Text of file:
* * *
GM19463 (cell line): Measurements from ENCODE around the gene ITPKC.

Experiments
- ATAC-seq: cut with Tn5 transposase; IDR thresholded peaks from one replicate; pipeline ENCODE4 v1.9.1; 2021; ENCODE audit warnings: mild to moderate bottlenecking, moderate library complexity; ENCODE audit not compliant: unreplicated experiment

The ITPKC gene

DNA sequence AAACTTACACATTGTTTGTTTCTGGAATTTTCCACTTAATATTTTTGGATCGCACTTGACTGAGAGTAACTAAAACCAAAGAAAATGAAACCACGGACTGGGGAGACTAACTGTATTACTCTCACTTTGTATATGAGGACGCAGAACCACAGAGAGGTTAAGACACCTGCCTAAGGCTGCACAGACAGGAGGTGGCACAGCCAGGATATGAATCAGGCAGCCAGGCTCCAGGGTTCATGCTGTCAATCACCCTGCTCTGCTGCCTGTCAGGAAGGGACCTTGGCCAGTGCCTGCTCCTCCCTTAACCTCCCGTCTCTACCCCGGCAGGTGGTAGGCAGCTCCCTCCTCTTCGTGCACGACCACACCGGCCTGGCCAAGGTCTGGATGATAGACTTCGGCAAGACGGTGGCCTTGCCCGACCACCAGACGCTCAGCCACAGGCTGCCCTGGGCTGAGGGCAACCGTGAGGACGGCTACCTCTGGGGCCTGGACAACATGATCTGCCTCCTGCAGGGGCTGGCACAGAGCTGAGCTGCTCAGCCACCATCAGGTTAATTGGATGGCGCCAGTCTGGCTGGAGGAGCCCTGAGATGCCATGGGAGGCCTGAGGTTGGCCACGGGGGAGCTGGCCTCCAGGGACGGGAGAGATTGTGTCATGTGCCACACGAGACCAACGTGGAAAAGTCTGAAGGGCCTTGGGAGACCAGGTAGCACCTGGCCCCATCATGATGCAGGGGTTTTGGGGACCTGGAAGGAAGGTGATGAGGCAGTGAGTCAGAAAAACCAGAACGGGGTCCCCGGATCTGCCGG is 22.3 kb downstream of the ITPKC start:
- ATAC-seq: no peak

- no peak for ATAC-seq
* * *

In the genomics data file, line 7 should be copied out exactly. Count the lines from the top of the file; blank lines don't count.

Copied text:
- no peak for ATAC-seq